CLR: I feel like the footage cuts together pretty seamlessly, and Ruslan’s work is pretty amazing. And so are Gena’s costumes. Some of her performance pieces were done in locations that in and of themselves were very striking. Was she already going to those locations with or without you, or were some of those scenes things that you decided to do for the movie and you then found the ideal spot for them? I’m thinking of when she’s writhing on the dunes, which are really beautiful.
AG: Those dunes were totally Gena’s idea, and we were just following. And it happened to be this amazing place that she Googled and found and was really insisting that we all have to go there because it’s in the suburbs of St. Petersburg. And it was raining, and I was driving, and we were stuck in a big puddle of water. It was pretty much a crazy trip. But then the sunset was coming, so we were losing light, rushing. She was completely taped up in her costume. We were all sweating, couldn’t bear it. So we had 15 minutes to film this, and that was the golden 15 minutes that we had out of this day. But from the very beginning, it was her idea.
CLR: So, you have a very elliptical transition from when Gena is worried in the embassy, trying to get a visa to travel, and then suddenly she’s at the airport and then in Paris. How did you decide to cut that sequence in that way where it’s almost a magical transition from, “I’m in trouble,” to “I’m in Paris.” How did that work in the process of putting this together?
AG: These are hard decisions to make because there was way more material following, not every step, but covering a lot of what was happening at that time. But first of all, it would never fit in the film. And secondly, I decided that putting those performances in the narrative allowed me to use the last one to have this magical transition from one place to another. Even though what I try to do with the sound there is to show that when she’s in Paris, it’s not like she arrived in a space where everything is going to change. It’s not like a fairy-tale-ish space.
AG: There are another bunch of difficulties ahead. And I really wanted people to understand that. Escaping from a really harsh reality, you’re not coming to some candy land, because living in Paris as a refugee is tough, especially without speaking the language. For Gena, it’s the first time that she’s abroad, so she has no idea how it works outside of Russia. I really tried to not fall in this mood like, “Oh my God, she escaped, and she’s going to be extremely great from the first second in the airport.”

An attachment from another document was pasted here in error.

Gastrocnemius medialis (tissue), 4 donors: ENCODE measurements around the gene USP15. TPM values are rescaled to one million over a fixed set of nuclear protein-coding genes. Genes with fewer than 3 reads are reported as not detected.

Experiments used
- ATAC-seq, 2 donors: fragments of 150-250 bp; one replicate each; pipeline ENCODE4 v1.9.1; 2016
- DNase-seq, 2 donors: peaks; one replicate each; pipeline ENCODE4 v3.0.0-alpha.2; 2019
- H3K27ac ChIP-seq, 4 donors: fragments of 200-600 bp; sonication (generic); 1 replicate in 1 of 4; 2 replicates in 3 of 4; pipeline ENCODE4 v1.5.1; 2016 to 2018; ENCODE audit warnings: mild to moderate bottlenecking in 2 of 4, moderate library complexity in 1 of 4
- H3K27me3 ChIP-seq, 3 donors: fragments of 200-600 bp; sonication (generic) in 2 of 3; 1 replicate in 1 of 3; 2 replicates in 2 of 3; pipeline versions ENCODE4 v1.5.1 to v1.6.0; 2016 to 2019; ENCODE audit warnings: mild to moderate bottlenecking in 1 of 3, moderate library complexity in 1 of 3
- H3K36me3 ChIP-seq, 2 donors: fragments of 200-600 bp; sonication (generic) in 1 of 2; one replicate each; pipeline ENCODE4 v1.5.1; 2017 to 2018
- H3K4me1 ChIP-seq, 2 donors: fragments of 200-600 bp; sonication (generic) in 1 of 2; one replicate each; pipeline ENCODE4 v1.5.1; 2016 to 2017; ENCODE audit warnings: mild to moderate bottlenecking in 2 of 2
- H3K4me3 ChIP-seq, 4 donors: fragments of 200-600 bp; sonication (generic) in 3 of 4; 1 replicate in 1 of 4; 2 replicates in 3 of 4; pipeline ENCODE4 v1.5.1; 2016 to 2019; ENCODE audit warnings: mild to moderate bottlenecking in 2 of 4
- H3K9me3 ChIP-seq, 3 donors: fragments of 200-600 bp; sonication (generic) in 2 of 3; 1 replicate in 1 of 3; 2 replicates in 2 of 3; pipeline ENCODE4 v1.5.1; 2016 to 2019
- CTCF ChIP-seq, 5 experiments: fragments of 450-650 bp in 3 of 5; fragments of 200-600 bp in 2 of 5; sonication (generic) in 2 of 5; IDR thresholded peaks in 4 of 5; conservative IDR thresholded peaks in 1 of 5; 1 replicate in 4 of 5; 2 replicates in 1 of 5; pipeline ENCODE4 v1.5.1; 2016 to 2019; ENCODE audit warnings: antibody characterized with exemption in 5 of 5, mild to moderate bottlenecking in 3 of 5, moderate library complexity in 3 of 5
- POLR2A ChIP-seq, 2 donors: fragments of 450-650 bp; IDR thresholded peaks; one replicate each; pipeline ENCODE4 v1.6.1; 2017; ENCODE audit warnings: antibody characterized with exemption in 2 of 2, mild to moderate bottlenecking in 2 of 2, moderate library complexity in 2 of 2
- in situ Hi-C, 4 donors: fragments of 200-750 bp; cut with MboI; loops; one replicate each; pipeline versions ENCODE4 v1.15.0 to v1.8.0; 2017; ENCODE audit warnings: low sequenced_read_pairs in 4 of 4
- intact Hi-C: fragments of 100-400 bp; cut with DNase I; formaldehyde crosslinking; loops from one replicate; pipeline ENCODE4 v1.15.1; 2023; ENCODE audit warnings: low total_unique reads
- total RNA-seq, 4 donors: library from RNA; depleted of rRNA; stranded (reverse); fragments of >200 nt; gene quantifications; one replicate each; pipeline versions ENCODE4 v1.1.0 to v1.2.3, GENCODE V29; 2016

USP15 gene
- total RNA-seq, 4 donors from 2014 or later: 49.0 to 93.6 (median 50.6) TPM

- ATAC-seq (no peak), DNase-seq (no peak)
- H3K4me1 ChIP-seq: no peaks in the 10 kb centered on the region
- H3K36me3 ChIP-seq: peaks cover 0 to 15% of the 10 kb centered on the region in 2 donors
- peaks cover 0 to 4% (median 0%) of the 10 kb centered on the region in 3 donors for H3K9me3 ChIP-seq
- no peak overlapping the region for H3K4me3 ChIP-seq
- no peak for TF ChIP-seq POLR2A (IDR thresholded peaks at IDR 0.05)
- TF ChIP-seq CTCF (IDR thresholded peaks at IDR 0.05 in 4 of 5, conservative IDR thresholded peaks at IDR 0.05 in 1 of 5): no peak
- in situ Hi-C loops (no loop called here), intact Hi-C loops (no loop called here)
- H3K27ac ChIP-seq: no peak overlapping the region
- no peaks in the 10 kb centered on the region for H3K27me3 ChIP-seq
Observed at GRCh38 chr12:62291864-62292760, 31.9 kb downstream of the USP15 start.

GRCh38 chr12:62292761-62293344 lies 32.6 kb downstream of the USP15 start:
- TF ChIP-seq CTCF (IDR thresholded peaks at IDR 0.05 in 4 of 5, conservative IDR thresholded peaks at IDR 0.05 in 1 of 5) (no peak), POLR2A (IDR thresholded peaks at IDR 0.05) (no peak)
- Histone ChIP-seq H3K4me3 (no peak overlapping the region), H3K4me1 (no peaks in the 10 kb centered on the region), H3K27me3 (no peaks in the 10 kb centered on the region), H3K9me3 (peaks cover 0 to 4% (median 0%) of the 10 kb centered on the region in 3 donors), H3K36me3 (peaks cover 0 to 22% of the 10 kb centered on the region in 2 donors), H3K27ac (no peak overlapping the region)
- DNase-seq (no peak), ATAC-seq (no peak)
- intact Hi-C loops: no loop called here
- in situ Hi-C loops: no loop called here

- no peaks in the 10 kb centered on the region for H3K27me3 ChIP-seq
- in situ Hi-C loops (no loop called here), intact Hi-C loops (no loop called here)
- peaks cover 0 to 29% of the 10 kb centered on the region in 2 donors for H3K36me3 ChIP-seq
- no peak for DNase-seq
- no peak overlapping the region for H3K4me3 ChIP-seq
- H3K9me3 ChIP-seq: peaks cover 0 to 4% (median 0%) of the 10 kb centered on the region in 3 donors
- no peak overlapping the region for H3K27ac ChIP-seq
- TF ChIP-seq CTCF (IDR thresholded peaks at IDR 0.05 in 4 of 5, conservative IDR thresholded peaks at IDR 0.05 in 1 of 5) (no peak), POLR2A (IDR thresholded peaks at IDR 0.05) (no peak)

CLR: I think you succeed in that goal. It’s great that she’s left and is safer, but I don’t feel like your film ends on a super triumphant note, which would not be appropriate.
CLR: Did you, as a film crew, face harassment as you were making this? You get awfully close to the police at some point when they’re arresting her and you’re in the middle of protests. What kinds of challenges did you face making the film in that regard?
AG: We had some situations. For me, first of all, it was very important that Gena was safe and that she felt that we were there for her. So every time when we were preparing ourselves to go out there for dangerous political things, I would contact, all the time, a lawyer to check how we should behave, what we should say, and where we should call if we got arrested. Also, I always had a backpack with things for Gena to change into, with scissors to cut her costume afterwards, and all the documents, passports, and so on.
When we were doing the Navalny demonstration, by some magic we were not arrested, even though we all thought we would be. But when Gena went out in the barbed-wire costume, she was arrested. I was behind her with this little backpack of mine, and they were not interested in arresting me. But I quickly realized that I have to do something to get in the car with her because I have no idea what would happen to her there. It’s not for the film. It’s just for our personal relationship and trust that we built. So I started to scream, “No to war!” And I jumped around. After that, they took me, too.
IM: We had to take it very seriously, and like what Agniia was talking about, we had consulted with lawyers who were on standby. But having a lawyer in a country like Russia might not get you out of jail or trouble because they just wouldn’t let them into the prison where you are held. What Agniia is describing is a very creative way to be sure that your protagonist and you as a crew are safe.
CLR: Thank you both for speaking with me and for making the film.
AG/IM: Thank you!